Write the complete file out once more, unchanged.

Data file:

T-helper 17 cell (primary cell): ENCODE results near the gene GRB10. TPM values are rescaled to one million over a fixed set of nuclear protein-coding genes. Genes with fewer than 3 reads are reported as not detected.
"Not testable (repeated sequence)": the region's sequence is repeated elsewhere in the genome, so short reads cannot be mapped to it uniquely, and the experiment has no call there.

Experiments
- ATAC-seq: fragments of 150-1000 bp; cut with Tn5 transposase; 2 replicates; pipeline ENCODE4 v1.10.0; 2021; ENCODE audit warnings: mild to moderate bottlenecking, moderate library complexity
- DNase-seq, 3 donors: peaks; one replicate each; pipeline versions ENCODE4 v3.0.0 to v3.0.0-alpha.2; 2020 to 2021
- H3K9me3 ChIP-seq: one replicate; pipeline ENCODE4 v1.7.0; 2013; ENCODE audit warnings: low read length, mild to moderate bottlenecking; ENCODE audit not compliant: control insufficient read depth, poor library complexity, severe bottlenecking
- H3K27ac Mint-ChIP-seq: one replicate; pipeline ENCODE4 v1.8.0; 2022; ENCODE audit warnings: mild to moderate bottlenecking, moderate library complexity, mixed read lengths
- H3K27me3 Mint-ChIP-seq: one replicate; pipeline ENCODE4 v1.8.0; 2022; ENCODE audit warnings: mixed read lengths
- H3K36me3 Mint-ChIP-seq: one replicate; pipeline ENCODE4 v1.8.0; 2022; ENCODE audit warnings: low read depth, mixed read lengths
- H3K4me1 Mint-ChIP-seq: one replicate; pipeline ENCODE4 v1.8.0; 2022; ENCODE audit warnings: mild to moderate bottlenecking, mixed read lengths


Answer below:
T-helper 17 cell (primary cell): ENCODE results near the gene GRB10. TPM values are rescaled to one million over a fixed set of nuclear protein-coding genes. Genes with fewer than 3 reads are reported as not detected.
"Not testable (repeated sequence)": the region's sequence is repeated elsewhere in the genome, so short reads cannot be mapped to it uniquely, and the experiment has no call there.

Experiments
- ATAC-seq: fragments of 150-1000 bp; cut with Tn5 transposase; 2 replicates; pipeline ENCODE4 v1.10.0; 2021; ENCODE audit warnings: mild to moderate bottlenecking, moderate library complexity
- DNase-seq, 3 donors: peaks; one replicate each; pipeline versions ENCODE4 v3.0.0 to v3.0.0-alpha.2; 2020 to 2021
- H3K9me3 ChIP-seq: one replicate; pipeline ENCODE4 v1.7.0; 2013; ENCODE audit warnings: low read length, mild to moderate bottlenecking; ENCODE audit not compliant: control insufficient read depth, poor library complexity, severe bottlenecking
- H3K27ac Mint-ChIP-seq: one replicate; pipeline ENCODE4 v1.8.0; 2022; ENCODE audit warnings: mild to moderate bottlenecking, moderate library complexity, mixed read lengths
- H3K27me3 Mint-ChIP-seq: one replicate; pipeline ENCODE4 v1.8.0; 2022; ENCODE audit warnings: mixed read lengths
- H3K36me3 Mint-ChIP-seq: one replicate; pipeline ENCODE4 v1.8.0; 2022; ENCODE audit warnings: low read depth, mixed read lengths
- H3K4me1 Mint-ChIP-seq: one replicate; pipeline ENCODE4 v1.8.0; 2022; ENCODE audit warnings: mild to moderate bottlenecking, mixed read lengths